pjham

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About pjham

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    Male
  • Location
    The wet tropics Australia
  1. Favorite Online Violin Teachers / Pedagogs?

    For a method of teaching very young children, I find the Mimi Zweig site useful, especially now it is free. https://www.connollymusic.com/string-pedagogy?utm_campaign=String Pedagogy&utm_medium=SP.com website&utm_source=StringPedagogy.com
  2. What happens to strings?

    Dear Bohdan, Thank you for the interesting information. One of my children does seem to dissolve his A strings. I am currently trying an Avantgarde A. Assuming one hour playing per day (optimistic) and no obvious corrosion, how long should this string last before I should routinely change it?
  3. Dear Orry, This is my opinion based on my own experiences. I do not have specialist knowelege. I have four children on violin. (current age 10 to 16). I have found that the two most important factors for choosing an instrument are: 1. That the child likes their instrument. 2. That the instrument is set up well for ease of playing. Although I have gone down the auction route, it has taken many purchases and many mistakes to eventually find them all an instrument that they like. And it seems to be an individual thing as they all like their own violin and don't so much like their siblings violins. Unfortunately the nearest specialist violin shop is approximately 1500km from my location, hence the online route for me, and the need to learn to set up and do simple repairs. Overall it probably would have been more cost effective for me to pay more each but get them from a specialist luthier. If you are planing on purchasing only one instrument then my advice would be to try different violins from specialist shops and find one that your child likes before committing to the purchase. Unfortunately this takes time but in the long run I think you will find that it will be worth the extra wait and extra money to find an instrument that suits your child. My children don't care if the instrument is old or modern. One thing I have found is that the new violins, once set up, are less likely to develop problems than the old instruments. Also it takes time for a child to decide if they like the violin or not so if possible take some home on a trial basis.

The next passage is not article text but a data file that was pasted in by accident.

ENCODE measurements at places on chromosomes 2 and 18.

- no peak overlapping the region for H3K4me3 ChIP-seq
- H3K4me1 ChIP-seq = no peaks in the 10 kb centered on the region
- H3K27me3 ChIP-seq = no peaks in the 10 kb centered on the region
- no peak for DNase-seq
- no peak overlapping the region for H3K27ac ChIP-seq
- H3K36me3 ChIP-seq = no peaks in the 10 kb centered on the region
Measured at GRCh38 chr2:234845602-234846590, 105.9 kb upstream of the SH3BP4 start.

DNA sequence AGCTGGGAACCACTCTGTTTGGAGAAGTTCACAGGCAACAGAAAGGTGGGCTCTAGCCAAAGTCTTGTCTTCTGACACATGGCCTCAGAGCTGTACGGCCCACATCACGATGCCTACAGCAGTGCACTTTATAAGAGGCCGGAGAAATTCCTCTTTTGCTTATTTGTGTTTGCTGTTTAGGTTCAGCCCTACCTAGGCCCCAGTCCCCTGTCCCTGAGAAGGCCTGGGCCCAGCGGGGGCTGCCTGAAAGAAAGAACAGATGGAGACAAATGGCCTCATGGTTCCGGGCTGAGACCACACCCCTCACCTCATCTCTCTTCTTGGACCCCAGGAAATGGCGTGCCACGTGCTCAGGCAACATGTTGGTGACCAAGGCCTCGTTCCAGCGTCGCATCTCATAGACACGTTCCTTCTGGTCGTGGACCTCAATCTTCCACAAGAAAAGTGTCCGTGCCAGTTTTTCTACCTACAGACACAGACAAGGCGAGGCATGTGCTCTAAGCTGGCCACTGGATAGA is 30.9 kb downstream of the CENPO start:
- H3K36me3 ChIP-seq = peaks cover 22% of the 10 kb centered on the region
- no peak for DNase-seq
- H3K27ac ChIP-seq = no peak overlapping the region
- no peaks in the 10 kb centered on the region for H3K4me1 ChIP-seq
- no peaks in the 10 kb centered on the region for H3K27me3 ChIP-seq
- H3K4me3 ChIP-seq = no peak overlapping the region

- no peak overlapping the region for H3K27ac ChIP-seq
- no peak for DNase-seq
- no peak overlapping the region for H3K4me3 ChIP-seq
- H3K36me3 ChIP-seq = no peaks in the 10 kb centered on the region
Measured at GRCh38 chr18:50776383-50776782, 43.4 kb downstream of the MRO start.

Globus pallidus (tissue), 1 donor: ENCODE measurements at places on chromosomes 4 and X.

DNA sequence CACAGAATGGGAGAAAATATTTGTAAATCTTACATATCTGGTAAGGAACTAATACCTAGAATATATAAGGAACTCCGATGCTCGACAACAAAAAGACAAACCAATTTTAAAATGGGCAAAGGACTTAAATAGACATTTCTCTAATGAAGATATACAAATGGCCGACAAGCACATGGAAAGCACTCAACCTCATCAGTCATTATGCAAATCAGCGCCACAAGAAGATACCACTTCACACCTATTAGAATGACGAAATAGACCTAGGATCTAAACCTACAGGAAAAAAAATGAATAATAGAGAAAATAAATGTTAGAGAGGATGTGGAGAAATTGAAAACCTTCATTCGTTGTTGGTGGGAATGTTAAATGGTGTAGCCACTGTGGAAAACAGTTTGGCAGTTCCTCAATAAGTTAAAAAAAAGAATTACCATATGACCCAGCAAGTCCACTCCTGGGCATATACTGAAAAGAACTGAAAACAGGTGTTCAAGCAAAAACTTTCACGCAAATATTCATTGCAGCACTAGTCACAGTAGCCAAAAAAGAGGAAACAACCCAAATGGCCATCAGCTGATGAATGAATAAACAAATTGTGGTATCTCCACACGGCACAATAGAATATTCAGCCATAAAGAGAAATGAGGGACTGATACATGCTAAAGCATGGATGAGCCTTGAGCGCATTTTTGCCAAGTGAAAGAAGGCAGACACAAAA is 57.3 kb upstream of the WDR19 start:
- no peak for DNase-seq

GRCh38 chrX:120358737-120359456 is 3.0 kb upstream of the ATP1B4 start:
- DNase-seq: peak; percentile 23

4. Carving Violin Bridge for Violin with High belly arch

    https://www.swstrings.com/product/lutherie/any/GP-SAN2 For my interest, are the bridges with adjustable feet considered inferior and if so are they less good acoustically?
  5. Tips for teaching vision impaired

    Thought I'd update that one of the students is now playing violin with their high school orchestra, while the younger one has changed to piano. Both continue to enjoy learning and playing music.
  6. Carbon fiber violins

    http://www.epochstrings.com.au Student violins, supposed to be hard to destroy. Come up on eBay second hand quite often but mainly in Australia.
  7. Metal pin under violin bridge foot

    As I happened to have this one out today, here are some photos, excuse the quality, very cheap USB camera.
  8. Vintage violin rare practice violin

    http://www.luthiers-mirecourt.com/thibouville1919.htm
  9. Is this a decent violin?

    http://www.ebay.com.au/itm/311880711806 "cheap playable one I wouldnt be afraid of losing and traveling with. I am rather small and I believe that a 7/8 would do me good." Be prepared to replace the strings and adjust the bridge height.
  10. Hearing the notes

    Frank, you may find this article interesting: http://music.indiana.edu/departments/academic/early-music/files/beyond-temperament-bruce-hayes Will, I find your comments very educational as always, I have learnt a lot from you over the years, thank you. I read once that "bending" some intervals (sharpening or not) is an artistic choice and depends on the style of music as well as artistic choice. For instance what would work on Romantic music would not necessarily suit Bach. I must confess that in the era BC (before children) I assumed that the way a piano was tuned was "the system" and hadn't thought about other ways to tune, or that intervals could be altered to add to the presentation of the music.